The Southern Ground Hornbill is a long-lived bird, and is the largest co-operative breeding bird in the world (and as such, is of great interest to science). They live in groups of 2 to 12 individuals that occupy and vigorously defend large territories of up to 100 square kilometres. Groups can either consist of a single breeding pair or a large group with a dominant breeding pair and helpers of various ages.
The Southern Ground Hornbill occurs in a number of southern African countries in woodland savannah, open grassveld and agricultural lands. It spends most of its time searching slowly along the ground for food. It is predominantly carnivorous, feeding on a large range of insects, reptiles, amphibians and small to medium sized mammals.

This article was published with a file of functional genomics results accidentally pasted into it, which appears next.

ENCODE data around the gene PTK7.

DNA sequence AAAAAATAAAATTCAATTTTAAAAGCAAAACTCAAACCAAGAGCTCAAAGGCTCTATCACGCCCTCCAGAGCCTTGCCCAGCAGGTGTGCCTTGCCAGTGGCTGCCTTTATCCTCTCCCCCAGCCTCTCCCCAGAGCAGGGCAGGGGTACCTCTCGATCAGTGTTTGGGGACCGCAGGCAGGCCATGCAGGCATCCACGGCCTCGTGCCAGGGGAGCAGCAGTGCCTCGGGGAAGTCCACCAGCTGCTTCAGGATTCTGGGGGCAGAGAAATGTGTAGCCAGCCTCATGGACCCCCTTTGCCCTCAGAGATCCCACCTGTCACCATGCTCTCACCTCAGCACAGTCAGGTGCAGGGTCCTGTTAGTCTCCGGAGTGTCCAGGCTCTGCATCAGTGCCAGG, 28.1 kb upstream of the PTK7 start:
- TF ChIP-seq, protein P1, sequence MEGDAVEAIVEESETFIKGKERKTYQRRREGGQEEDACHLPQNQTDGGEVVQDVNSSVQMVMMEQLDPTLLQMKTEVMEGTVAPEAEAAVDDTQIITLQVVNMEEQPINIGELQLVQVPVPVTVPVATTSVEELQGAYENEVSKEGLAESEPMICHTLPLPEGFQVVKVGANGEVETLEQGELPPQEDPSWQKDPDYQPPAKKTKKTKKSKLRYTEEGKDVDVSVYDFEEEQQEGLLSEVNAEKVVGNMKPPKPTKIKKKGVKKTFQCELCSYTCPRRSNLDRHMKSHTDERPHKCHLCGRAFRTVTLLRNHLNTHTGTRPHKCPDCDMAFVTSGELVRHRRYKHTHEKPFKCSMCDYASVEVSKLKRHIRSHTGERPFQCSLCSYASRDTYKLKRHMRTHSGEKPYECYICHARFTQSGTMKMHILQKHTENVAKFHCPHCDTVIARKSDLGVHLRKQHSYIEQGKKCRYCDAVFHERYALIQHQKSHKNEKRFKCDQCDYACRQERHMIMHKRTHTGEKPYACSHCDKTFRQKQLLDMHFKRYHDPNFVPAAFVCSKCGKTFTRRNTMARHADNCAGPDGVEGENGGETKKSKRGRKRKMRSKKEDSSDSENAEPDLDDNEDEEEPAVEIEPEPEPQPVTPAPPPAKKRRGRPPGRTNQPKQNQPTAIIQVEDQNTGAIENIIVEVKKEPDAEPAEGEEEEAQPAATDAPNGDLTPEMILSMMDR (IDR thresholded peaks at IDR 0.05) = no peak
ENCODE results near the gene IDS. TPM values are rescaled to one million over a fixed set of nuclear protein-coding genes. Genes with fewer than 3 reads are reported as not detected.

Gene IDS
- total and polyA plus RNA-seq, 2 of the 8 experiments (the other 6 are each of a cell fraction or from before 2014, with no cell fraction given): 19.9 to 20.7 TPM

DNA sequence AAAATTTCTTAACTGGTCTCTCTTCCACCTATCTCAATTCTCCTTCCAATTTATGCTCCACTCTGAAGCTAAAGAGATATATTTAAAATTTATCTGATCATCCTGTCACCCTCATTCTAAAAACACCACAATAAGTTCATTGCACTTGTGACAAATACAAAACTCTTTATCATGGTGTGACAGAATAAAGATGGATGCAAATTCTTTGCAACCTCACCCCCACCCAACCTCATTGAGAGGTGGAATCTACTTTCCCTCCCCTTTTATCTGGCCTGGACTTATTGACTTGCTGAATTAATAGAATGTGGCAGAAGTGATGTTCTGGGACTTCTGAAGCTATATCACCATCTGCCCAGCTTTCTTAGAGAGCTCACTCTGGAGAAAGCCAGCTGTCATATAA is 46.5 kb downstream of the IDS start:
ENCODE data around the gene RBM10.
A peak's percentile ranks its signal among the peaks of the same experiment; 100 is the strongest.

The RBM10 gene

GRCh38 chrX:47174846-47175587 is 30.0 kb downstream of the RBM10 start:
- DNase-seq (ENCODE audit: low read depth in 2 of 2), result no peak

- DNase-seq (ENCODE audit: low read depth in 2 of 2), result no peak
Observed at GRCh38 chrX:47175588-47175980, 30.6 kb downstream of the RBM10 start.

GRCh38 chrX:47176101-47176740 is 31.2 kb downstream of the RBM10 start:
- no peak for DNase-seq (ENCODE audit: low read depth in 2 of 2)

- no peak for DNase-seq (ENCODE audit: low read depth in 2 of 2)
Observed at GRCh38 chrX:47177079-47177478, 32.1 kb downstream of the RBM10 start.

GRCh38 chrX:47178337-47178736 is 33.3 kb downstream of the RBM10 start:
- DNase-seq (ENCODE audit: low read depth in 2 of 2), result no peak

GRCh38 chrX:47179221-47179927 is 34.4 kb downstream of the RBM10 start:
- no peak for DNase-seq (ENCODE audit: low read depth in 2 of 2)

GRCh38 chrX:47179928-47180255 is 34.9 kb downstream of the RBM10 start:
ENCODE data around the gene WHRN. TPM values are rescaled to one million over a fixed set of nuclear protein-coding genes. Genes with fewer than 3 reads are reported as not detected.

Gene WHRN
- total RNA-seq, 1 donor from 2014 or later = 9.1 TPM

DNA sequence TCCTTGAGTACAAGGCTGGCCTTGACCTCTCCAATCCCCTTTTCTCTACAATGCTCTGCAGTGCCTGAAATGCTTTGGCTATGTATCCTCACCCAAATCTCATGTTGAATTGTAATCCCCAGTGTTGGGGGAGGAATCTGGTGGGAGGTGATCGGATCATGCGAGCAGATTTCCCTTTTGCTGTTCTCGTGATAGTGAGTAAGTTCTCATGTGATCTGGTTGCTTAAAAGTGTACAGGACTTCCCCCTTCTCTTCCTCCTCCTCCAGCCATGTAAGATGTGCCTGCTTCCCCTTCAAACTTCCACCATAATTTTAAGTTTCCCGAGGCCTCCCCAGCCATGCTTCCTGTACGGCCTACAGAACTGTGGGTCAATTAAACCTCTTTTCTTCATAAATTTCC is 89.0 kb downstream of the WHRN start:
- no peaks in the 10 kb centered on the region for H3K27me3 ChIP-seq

The sexes look alike, but once they are fully mature, the male has fully red facial skin, while the female has a patch of violet blue below the bill, which in some cases can cover most of the lower parts of the facial skin.
Although it should be less vulnerable to extinction, due to the fact that its habitat requirements are not as narrow as locally endemic species and because it occurs in more than one,
its numbers have declined sharply in recent years. At present Southern Ground Hornbills are considered ‘vulnerable’ and their numbers are still declining.